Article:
I read last week that a study of a pill for men was halted due to side effects.

    • I did natural family planning after my first born and charted well and even used an ovulation tracker. I didn’t use BC because I was nursing and (honestly) because I couldn’t remember to take my pill. I have two kids that are 18 months apart, IJS…

      • Anon for this :

        As someone trying to get pregnant, why do you think your method failed? Were you wrong about when you ovulated? Did you decide to take a chance while ovulating anyway? Just curious and I understand if you don’t want to respond.

        • Because people who are exhausted with a new baby and super busy have better things to do than obsess about ovulation and having sex with your husband is a) fun, b) hard to fit into the schedule, and c) not something people like shutting down when they are in the mood.

        • I knew there was a risk when we did it, but it was a date night and we decided to take the risk, honestly. And yes also to Anonymous’ reply.

          • Anon for this :

            Thanks. I only asked because I wondered if I’m screwing up my charting and missing the correct fertile window. I really appreciate your honest reply.

          • Also anon :

            I chatted while trying to get pregnant and yes, was getting the “window” wrong – was trying too early. Had much better luck with OPKs.

          • Also anon :

            *charted, not chatted.

    • My husband and I did this for a little less than a year. I used an app to track my periods. They were very regular though, which made it easier for us to avoid getting pregnant. We then got pregnant our second month of trying. After that baby, we tried to do the same thing, but my periods were not as regular and we got pregnant again a little sooner than we planned, but were already considering when to start trying for another baby so it was fine. (I then had Mirena for five years and then he got a vasectomy.)

    • Have you discussed with your doctor about whether the mini-pill (aka progestin-only) would cause the same side effects? If not, I would consider using that. It’s not quite as effective as the regular pill, but if you’re good about taking it at the exact same time every day and pair it with charting after your period becomes more regular, I think your chances of becoming pregnant are low.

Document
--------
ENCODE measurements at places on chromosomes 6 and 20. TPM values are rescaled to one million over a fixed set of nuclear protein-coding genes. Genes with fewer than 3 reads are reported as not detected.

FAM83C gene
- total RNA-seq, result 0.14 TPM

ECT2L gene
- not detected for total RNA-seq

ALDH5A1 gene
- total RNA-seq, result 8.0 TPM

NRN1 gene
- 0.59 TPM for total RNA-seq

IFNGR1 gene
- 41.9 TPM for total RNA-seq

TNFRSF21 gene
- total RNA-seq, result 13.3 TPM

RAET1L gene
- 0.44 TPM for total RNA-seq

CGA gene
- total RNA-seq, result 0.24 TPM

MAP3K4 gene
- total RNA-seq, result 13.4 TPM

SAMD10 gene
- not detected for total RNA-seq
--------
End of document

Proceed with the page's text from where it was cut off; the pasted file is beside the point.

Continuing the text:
• Honestly, we’ve been using the rhythm method since my son was born 3 years ago. We’re 80% sure that we are one-and-done, but a semi-accidental second pregnancy wouldn’t be the worst thing in the world. I wouldn’t recommend it if you absolutely do not want to get pregnant, but from what you’ve said, it sounds like it wouldn’t be terrible if you got pregnant now. If you want to go this route, I recommend the book Taking Charge of Your Fertility and getting a Clear Blue Fertility Monitor (not an ovulation monitor – the $200 fertility monitor). Both will come in handy when you want to actively start trying.

    • “withdrawal is basically as effective as normal-use condoms”

      I’msorrywhat?! If you mean that lots of people use condoms incorrectly, so being perfect at withdrawal is almost as good as badly using a condom, maybe. But you would fail middle school s3x ed with this statement. There are sperm in pre-e fluid. If you don’t want to use hormonal birth control or condoms, fine. But abstain during your ovulation window if you don’t want to be pregnant. I’m sure withdrawal during ovulation has a pretty high failure rate for preventing pregnancy. Especially since people are as imperfect at that as at condom use.

      • per planned parenthood:

        with perfect use, condoms are 98% effective and withdrawal is 96% effective.

        with normal use, condoms are 82% effective and withdrawal is 73% effective. (A wider gap, for sure, but I’m assuming better-than-normal with some fertility awareness etc).

        I found these stats pretty surprising and definitely different than what I learned in middle school! And the pre-fluid thing is apparently not much of an issue, especially if he pees first.

        • No one uses withdrawal correctly. You are not special. It’s a fantasy.

          • Anon for this :